Victoria’s Minister for Women has raised concerns a new federally funded trial designed to give women more information about their reproductive choices could create unnecessary barriers to them gaining emergency contraception.
Under the trial, to be run by Monash University, women seeking the morning-after pill over the counter at a pharmacy, or having a prescription for abortion drug RU486 filled, would be offered counselling by pharmacists about long-term contraceptive options after their medication was dispensed.
Minister for Women Gabrielle WilliamsCredit:Penny Stephens
The architects of the trial say it would would encourage women to consider long-acting contraceptives like IUDs.
They say women need more information about contraceptive options, with one in four pregnancies in Australia unplanned.
But Ms Williams said the plan could have the unintended consequence of making young women feel judged and put off seeking contraceptive help in future.
Currently, the morning-after pill is available on request from pharmacies. Anyone seeking the pill must verbally ask pharmacists for the medication, and fill out a one-page form at the counter with private information including their menstrual history and the number of hours since they last had unprotected sex. To access the abortion drug RU486, women must first get a prescription from a doctor.
Ms Williams accused the federal government on Twitter on Saturday night of pushing “a not-so-subtle pro-life agenda” by funding the trial.
On Sunday she clarified her position, saying that providing information about contraceptive options was “a good thing”, but remained concerned about unintended consequences.
“I fully support any measures to ensure women and girls have the information they need to effectively use contraception and understand their contraceptive options,” she said.
“My concern is having these conversations at a time of potential crisis may leave women and girls feeling judged rather than informed and be a deterrent to seeking future help. This needs to be considered by the study.”
The trial comes with $2.5 million in federal funding, and will train pharmacists in 21 chemists in Victoria, NSW and the Northern Territory to initiate conversations about long-acting contraceptives, after the morning-after pill or early abortion medications have been dispensed.
Women’s health expert Professor Danielle Mazza, the chair of general practice at Monash University and the leader of the trial, said it was intended to provide women and girls with more information to empower their decision making.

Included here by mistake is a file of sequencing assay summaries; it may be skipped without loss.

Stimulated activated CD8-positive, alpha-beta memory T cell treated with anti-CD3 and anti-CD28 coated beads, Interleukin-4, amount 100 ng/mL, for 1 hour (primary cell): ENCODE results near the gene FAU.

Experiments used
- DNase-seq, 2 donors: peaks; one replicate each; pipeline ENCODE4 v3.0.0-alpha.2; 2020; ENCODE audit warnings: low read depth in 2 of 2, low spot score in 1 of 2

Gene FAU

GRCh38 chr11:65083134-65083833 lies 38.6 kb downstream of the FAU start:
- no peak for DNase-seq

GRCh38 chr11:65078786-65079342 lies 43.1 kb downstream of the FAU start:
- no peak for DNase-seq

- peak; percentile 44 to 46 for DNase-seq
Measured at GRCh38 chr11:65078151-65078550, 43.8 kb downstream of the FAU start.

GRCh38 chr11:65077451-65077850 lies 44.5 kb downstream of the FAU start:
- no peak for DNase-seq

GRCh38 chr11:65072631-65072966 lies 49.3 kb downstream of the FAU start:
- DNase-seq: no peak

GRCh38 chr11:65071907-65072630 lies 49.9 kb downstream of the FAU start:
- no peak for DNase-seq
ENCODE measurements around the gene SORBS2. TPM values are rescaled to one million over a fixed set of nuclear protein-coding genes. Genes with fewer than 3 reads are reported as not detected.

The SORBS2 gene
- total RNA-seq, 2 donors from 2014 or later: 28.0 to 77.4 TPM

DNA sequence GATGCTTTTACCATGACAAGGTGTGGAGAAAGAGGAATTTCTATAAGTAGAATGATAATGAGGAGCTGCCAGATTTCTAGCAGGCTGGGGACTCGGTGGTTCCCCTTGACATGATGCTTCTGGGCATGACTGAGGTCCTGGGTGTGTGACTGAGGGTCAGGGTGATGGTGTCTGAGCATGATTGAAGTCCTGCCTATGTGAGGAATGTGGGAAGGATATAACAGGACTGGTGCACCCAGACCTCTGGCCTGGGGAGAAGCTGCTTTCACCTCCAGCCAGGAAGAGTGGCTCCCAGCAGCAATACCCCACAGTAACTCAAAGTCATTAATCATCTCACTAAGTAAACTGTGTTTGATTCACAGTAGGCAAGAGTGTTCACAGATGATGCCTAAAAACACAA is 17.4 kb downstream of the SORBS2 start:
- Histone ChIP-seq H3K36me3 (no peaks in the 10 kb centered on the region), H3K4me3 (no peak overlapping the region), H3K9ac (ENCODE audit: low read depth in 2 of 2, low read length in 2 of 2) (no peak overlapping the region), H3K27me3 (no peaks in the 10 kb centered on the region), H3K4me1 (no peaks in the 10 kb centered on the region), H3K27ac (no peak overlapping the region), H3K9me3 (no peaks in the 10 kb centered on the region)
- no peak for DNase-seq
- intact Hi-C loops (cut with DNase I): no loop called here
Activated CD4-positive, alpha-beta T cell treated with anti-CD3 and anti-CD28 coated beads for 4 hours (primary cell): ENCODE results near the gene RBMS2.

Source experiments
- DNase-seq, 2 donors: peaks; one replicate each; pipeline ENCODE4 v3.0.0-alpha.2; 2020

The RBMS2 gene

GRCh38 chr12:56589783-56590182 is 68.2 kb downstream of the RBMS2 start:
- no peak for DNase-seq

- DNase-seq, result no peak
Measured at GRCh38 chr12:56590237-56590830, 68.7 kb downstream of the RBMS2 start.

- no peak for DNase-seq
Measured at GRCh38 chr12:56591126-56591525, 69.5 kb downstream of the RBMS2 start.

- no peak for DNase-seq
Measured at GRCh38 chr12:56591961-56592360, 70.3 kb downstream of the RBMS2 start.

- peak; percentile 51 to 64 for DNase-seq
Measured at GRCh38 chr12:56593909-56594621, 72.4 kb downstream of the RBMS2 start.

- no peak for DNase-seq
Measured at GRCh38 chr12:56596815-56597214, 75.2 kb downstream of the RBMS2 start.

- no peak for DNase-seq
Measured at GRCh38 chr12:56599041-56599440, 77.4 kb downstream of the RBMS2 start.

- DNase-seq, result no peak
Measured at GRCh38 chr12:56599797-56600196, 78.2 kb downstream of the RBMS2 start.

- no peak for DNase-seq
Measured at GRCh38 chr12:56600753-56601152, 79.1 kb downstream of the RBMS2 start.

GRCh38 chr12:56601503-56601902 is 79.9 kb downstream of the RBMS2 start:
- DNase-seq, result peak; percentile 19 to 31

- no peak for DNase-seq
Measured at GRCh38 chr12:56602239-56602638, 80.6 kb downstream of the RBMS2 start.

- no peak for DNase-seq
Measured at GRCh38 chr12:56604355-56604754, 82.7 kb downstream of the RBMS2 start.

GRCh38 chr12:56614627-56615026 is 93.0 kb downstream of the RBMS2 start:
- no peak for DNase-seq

“This is not about lecturing, judging, obliging or mandating; this is optional for women and it’s an offer of evidence-based health information.”
She stressed that only pharmacies with private consulting rooms would be included in the trial.
Psychiatrist Karen Williams, the founder of Doctors Against Violence Towards Women, dubbed the proposal “patronising, controlling and disrespectful”, saying there were many reasons women sought out emergency contraceptions, including sexual assault.
“As someone who works with rape survivors, the last thing she needs is someone assuming she’s pregnant because she didn’t know what her choices were,” Dr Williams posted on Twitter.
Professor Mazza said the trial would address the possibility that women accessing emergency contraception could have been raped.
Pharmacy Guild of Australia Victorian branch president Anthony Tassone said it was important to note that in the context of a pharmacist’s practice, “counselling” referred to providing information and advice about the provision of medicines.
“Initiatives that seek to explore ways to empower patients and for them to receive more information about their treatment options from a health professional in a primary care setting are always worthy of further exploration, particularly when this can help increase collaboration amongst the healthcare team for the patient’s benefit,” Mr Tassone said.
“Pharmacists have never simply ‘handed over pills’ as medicines are not normal items of commerce.
“Their supply comes with professional and legal obligations of the pharmacist to act in the best interests of patients and they are accountable to their registration board in doing so.”
Jamal Hakim, managing director of family planning organisation Marie Stopes Australia, said bodily autonomy must be a critical pillar of any action or pilot program.
“We support any work to improve access and choice, particularly with such low uptake of long-acting reversible contraception in this country,” he said.
“This however cannot be at the cost of a person’s bodily autonomy and in an environment that could inadvertently increase stigma and judgment.“
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